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My Health, My Right, Perspectives from Leading Health Experts on World Health Day 2024

New Delhi (India), April 5: On the occasion of World Health Day 2024, the global community unites to commemorate the intrinsic right to health. This article aims to delve into the profound nexus between health and rights, drawing upon the perspectives of eminent health experts. In an era fraught with unprecedented health challenges, the insights shared by these leading professionals offer invaluable reflections on the current state of global health and strategies for the future. Through their expertise and experiences, readers are invited to contemplate the universal significance of health as an essential human entitlement, deserving of utmost attention and safeguarding.

Dr. Upendra Bhalerao, MS, MCh, DNB FIACS, Consultant Cardiovascular Thoracic and Transplant Surgeon, Jaslok Hospital, Mumbai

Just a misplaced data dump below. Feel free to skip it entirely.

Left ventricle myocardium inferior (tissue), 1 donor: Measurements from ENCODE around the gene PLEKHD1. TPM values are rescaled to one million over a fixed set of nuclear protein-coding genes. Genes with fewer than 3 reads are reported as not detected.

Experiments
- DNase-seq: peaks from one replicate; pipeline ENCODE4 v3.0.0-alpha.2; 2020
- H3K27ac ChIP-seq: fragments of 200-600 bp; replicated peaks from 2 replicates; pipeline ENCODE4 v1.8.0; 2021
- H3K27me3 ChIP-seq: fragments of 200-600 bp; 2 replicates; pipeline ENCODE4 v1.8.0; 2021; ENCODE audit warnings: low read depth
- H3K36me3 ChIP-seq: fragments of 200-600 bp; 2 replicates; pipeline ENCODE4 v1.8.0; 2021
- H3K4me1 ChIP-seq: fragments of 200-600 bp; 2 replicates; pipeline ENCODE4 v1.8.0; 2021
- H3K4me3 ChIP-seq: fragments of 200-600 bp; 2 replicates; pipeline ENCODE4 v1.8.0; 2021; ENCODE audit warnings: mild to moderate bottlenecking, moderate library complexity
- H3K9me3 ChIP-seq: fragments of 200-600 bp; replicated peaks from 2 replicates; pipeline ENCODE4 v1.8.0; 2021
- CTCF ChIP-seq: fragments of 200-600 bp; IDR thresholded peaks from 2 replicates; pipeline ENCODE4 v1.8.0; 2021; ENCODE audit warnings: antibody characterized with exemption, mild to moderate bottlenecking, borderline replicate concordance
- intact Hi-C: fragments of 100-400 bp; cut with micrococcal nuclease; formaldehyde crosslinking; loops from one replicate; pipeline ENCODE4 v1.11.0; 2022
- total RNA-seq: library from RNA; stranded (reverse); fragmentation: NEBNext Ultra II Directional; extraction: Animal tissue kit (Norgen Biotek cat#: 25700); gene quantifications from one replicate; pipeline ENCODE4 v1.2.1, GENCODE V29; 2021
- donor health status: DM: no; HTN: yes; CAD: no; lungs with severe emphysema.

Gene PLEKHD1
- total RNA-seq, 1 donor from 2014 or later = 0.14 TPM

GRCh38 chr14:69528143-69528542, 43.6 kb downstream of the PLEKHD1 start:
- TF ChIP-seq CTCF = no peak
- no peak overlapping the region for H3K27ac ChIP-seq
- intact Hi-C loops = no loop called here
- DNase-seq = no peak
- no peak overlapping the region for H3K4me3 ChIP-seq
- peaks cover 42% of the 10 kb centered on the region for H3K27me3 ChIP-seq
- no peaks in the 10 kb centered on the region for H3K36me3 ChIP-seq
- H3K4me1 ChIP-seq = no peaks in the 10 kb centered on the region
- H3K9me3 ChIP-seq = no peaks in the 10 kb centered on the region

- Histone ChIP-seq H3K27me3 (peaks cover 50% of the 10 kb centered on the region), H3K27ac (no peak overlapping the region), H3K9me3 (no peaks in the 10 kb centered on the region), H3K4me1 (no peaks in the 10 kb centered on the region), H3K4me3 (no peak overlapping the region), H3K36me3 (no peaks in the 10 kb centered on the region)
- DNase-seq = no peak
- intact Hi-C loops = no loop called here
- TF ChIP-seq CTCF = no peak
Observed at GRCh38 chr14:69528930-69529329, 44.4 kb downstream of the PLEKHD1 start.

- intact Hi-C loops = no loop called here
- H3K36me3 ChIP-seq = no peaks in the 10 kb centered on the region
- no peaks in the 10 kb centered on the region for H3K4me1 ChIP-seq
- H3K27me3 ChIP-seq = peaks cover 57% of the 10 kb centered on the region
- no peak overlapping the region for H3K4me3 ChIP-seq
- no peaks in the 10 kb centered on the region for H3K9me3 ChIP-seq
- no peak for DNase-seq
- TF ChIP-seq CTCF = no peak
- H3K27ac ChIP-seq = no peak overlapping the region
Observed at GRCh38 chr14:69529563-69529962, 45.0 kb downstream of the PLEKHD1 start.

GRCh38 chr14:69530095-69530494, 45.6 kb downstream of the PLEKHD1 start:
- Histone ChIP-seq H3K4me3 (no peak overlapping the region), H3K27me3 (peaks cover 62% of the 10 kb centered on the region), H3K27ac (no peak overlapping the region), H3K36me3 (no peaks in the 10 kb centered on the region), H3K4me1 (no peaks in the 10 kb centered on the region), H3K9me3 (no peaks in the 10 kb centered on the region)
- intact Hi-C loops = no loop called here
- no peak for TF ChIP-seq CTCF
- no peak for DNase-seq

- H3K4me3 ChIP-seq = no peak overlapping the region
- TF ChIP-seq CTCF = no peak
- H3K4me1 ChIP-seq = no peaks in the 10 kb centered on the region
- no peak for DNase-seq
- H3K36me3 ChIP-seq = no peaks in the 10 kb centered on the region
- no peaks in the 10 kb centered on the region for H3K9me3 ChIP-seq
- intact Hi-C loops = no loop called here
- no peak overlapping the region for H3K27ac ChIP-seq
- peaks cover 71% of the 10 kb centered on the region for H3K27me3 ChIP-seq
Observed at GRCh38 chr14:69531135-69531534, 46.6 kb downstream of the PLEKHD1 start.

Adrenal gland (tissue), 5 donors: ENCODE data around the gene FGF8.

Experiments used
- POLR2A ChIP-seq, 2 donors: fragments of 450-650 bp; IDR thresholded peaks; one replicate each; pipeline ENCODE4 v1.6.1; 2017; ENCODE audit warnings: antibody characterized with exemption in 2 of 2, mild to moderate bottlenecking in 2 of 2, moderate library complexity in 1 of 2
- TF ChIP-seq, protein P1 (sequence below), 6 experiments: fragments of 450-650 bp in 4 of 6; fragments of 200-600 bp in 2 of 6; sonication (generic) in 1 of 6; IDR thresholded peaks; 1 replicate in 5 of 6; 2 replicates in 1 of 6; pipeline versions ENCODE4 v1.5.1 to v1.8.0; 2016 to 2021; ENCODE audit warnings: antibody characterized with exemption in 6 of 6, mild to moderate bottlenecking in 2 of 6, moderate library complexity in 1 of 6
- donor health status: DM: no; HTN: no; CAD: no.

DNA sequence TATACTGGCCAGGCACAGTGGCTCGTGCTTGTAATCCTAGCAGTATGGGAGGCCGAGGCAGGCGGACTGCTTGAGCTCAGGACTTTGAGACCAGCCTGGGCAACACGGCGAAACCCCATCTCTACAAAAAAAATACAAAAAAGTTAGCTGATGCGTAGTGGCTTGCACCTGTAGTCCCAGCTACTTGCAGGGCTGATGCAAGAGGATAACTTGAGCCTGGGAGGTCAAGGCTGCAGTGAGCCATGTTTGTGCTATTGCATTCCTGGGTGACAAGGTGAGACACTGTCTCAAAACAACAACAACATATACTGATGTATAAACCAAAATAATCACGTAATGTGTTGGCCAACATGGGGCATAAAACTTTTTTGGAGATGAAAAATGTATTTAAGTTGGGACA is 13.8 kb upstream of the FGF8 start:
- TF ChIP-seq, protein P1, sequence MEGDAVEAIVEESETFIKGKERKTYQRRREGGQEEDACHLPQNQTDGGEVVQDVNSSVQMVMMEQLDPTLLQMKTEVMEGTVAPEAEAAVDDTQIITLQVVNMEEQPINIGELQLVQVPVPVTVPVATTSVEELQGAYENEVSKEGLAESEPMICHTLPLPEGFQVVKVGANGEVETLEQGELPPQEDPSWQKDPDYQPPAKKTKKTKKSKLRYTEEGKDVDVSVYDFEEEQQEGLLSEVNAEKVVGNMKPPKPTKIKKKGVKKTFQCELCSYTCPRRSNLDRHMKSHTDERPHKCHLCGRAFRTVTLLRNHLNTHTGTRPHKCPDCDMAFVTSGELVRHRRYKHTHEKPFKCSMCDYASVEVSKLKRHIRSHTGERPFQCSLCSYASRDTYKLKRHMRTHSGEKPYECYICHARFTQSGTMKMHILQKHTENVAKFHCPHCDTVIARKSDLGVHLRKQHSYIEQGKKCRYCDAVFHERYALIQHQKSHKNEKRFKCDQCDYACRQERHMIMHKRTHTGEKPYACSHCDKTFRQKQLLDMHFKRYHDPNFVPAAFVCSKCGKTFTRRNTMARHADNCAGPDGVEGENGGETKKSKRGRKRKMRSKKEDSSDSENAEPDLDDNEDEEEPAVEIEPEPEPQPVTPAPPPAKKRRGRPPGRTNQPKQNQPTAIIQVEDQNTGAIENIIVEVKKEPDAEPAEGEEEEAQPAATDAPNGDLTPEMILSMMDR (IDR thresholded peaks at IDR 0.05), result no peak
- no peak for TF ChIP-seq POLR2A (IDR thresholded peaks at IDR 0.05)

Heart-healthy living involves understanding your risk factors, making informed choices, and taking proactive steps to reduce the likelihood of heart disease, including coronary heart disease and heart attacks. Adopting a flexible and balanced eating plan can help lower high blood pressure and improve cholesterol levels. Engaging in regular physical activity for at least 150 minutes per week is crucial to lowering the risk of heart disease and stroke. Muscle-strengthening exercises, such as weightlifting and yoga, are beneficial. A heart-healthy diet low in saturated fats and limited alcohol intake can help manage LDL cholesterol levels. Smoking cessation is vital as any amount of smoking damages the heart and blood vessels. Stable blood sugar levels, particularly for individuals with diabetes, are essential for heart health. Managing stress through relaxation techniques and seeking prompt medical care from a cardiac physician are integral parts of maintaining heart health. Prioritizing self-care is fundamental to healthy living.